Those "Load" connections are there to allow a device to connect to, such as a 2 way radio or light. If battery voltage drops, the load will be disconnected, until the voltage comes back up. In some cases, this is done to prevent discharged batteries from freezing, but it also extends the battery life, by not running them flat dead.

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3 minutes ago, Chad Heiser said:

I should have been a little more clear in my first response.  While it is technically possible to connect an inverter directly to a solar charge controller to supply 120 volt AC power from the DC solar panels, it would have severe functional limitations.  By adding a battery(s) into the system, it will function much better and will provide more useful service.

You would have to specify which controller models you are specifically looking at for me to answer the questions about the different connection lugs.

As for integrating the solar panels and inverter into your system, there is no need for "transfer switches, etc." to accomplish it.  The simplest way to install an inverter and solar to a 30 amp travel trailer would be to install the inverter and connect it to your existing battery(s).  Once the inverter is installed and connected, when you want power, simply plug the trailer power cord into an outlet on the inverter (with the proper adapter) and turn the inverter on.  If going this route, you would have to manually make sure 120 volt heavy draw items like air conditioners, converters, electric element on water heater, electric element on refrigerator, etc are all turned off or disabled at the breaker when running on inverter power.  Transfer switches, sub panels and other components are not required when powering 30 amp RV's.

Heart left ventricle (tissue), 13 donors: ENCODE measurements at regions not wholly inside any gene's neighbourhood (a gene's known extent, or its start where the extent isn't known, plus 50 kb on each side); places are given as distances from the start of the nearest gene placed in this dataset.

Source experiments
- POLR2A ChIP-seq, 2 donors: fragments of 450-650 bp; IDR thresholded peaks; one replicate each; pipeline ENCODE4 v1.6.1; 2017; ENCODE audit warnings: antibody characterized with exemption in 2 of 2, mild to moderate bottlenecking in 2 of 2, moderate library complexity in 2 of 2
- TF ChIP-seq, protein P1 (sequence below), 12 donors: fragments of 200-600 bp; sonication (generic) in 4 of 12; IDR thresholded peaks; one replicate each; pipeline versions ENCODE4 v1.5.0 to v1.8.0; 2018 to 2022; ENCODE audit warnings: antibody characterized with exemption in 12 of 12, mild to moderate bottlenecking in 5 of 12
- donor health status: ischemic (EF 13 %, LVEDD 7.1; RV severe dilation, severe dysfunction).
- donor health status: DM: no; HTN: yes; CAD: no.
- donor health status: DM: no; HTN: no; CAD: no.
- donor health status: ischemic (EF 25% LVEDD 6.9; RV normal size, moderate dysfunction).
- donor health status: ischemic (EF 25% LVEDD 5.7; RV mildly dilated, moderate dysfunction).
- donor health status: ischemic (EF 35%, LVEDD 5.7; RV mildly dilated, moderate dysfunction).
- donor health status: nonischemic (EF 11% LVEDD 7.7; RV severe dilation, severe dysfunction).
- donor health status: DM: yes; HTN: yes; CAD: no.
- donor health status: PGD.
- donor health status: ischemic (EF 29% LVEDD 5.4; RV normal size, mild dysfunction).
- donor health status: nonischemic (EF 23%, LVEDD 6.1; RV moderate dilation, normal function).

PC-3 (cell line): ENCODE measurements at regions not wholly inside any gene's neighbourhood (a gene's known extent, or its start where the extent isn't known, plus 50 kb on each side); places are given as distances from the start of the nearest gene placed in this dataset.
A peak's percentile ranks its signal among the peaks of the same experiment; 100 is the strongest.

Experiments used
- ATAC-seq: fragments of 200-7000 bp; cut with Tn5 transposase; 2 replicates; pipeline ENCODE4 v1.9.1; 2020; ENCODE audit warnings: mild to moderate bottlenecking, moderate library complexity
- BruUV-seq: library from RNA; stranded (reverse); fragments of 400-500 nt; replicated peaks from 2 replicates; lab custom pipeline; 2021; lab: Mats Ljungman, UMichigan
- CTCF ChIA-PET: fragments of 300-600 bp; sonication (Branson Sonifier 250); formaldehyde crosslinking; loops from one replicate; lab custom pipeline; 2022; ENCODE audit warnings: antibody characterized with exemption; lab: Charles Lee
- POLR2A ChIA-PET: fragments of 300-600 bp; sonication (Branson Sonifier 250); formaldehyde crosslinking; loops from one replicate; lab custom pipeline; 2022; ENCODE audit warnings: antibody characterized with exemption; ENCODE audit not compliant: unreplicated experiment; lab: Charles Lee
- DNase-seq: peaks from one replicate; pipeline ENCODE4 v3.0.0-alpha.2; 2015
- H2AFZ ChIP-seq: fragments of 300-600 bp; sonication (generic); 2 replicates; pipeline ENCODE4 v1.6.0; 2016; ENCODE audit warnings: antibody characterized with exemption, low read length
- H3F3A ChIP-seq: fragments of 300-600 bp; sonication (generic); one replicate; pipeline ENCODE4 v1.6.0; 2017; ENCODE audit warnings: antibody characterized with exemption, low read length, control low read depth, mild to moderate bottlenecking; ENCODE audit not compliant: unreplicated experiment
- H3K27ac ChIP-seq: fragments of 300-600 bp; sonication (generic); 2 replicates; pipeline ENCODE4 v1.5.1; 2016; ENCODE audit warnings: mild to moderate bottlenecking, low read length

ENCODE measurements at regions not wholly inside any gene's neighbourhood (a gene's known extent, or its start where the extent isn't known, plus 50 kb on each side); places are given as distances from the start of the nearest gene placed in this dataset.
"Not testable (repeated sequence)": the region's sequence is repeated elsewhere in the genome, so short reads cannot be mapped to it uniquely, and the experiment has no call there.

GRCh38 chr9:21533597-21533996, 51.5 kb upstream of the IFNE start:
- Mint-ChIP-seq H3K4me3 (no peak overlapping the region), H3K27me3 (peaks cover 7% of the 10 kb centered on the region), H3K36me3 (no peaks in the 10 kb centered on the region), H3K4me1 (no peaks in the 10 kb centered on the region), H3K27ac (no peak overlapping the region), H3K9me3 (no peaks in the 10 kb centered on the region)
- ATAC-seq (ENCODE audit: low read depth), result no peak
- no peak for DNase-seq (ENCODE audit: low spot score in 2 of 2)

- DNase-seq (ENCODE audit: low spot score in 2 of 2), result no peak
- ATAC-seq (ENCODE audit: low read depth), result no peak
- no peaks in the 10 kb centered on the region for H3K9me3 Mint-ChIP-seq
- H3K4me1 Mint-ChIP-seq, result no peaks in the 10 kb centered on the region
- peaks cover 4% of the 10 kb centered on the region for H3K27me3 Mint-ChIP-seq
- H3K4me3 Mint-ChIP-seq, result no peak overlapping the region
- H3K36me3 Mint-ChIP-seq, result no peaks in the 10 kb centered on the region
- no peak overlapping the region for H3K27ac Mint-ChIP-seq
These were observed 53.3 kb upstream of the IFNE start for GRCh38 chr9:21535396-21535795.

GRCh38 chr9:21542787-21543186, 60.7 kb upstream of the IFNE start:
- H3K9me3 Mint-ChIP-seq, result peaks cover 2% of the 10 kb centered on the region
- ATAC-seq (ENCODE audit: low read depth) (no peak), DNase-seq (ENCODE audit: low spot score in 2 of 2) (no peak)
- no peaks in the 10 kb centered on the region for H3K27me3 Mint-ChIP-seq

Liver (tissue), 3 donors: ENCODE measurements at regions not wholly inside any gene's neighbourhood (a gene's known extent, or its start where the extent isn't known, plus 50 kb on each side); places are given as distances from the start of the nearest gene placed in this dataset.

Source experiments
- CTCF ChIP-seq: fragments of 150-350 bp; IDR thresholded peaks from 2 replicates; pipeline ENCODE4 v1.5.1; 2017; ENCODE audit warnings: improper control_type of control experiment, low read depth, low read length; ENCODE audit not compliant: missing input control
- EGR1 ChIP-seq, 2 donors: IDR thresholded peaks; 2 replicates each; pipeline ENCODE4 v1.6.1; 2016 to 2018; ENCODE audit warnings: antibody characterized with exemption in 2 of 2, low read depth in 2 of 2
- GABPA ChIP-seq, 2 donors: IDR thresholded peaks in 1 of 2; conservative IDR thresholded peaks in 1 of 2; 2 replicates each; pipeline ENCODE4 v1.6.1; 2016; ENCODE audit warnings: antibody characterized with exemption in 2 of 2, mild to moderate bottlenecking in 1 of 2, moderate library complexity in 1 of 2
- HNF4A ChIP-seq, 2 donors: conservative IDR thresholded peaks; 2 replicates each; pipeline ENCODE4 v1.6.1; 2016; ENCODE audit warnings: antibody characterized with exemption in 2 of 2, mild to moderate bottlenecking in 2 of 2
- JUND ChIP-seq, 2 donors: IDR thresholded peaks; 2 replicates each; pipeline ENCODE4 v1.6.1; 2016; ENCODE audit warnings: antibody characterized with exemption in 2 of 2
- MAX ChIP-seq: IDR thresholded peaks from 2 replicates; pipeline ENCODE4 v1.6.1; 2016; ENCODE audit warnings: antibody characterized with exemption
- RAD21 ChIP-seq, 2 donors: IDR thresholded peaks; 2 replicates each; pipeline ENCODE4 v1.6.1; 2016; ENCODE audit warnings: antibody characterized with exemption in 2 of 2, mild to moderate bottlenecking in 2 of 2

To add solar to this same set up could be as simple as connecting a suitcase type portable solar set up with an in line charge controller to the battery bank to charge the batteries.  This whole set up would require minimal installation and would function fine within the limits of the components (as long as you remember to manually disable the heavy power draw items).  You can start with a set up like this and then upgrade or add as you like or need down the road.